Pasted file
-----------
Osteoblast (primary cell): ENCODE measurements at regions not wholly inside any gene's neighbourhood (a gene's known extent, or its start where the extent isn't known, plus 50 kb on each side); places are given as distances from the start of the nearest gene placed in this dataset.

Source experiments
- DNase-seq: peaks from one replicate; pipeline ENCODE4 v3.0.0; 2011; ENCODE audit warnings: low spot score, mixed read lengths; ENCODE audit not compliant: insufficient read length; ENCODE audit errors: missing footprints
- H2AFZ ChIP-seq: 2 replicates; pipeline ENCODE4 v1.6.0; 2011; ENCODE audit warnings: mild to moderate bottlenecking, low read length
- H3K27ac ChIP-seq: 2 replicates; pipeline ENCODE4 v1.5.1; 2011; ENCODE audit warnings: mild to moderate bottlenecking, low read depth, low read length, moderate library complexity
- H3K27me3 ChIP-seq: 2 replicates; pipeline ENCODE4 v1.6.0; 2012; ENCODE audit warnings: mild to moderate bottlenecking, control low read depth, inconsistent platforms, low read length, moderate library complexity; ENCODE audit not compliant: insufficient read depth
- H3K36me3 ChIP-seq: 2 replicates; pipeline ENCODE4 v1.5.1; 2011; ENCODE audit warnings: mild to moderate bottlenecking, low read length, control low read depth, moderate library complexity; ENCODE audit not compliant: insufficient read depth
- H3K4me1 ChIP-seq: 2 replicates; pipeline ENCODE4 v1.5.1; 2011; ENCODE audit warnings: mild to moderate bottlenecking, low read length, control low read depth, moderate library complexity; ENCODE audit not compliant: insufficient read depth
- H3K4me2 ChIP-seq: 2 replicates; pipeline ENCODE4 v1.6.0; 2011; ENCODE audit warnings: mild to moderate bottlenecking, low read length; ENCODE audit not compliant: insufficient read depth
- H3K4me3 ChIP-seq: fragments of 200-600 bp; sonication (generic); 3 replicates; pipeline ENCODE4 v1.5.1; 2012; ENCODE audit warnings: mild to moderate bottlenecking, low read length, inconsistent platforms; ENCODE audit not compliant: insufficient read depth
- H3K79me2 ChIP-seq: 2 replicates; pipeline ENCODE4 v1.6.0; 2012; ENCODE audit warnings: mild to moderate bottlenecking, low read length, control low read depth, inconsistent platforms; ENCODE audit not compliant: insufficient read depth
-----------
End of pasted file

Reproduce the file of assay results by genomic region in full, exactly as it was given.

Osteoblast (primary cell): ENCODE measurements at regions not wholly inside any gene's neighbourhood (a gene's known extent, or its start where the extent isn't known, plus 50 kb on each side); places are given as distances from the start of the nearest gene placed in this dataset.

Source experiments
- DNase-seq: peaks from one replicate; pipeline ENCODE4 v3.0.0; 2011; ENCODE audit warnings: low spot score, mixed read lengths; ENCODE audit not compliant: insufficient read length; ENCODE audit errors: missing footprints
- H2AFZ ChIP-seq: 2 replicates; pipeline ENCODE4 v1.6.0; 2011; ENCODE audit warnings: mild to moderate bottlenecking, low read length
- H3K27ac ChIP-seq: 2 replicates; pipeline ENCODE4 v1.5.1; 2011; ENCODE audit warnings: mild to moderate bottlenecking, low read depth, low read length, moderate library complexity
- H3K27me3 ChIP-seq: 2 replicates; pipeline ENCODE4 v1.6.0; 2012; ENCODE audit warnings: mild to moderate bottlenecking, control low read depth, inconsistent platforms, low read length, moderate library complexity; ENCODE audit not compliant: insufficient read depth
- H3K36me3 ChIP-seq: 2 replicates; pipeline ENCODE4 v1.5.1; 2011; ENCODE audit warnings: mild to moderate bottlenecking, low read length, control low read depth, moderate library complexity; ENCODE audit not compliant: insufficient read depth
- H3K4me1 ChIP-seq: 2 replicates; pipeline ENCODE4 v1.5.1; 2011; ENCODE audit warnings: mild to moderate bottlenecking, low read length, control low read depth, moderate library complexity; ENCODE audit not compliant: insufficient read depth
- H3K4me2 ChIP-seq: 2 replicates; pipeline ENCODE4 v1.6.0; 2011; ENCODE audit warnings: mild to moderate bottlenecking, low read length; ENCODE audit not compliant: insufficient read depth
- H3K4me3 ChIP-seq: fragments of 200-600 bp; sonication (generic); 3 replicates; pipeline ENCODE4 v1.5.1; 2012; ENCODE audit warnings: mild to moderate bottlenecking, low read length, inconsistent platforms; ENCODE audit not compliant: insufficient read depth
- H3K79me2 ChIP-seq: 2 replicates; pipeline ENCODE4 v1.6.0; 2012; ENCODE audit warnings: mild to moderate bottlenecking, low read length, control low read depth, inconsistent platforms; ENCODE audit not compliant: insufficient read depth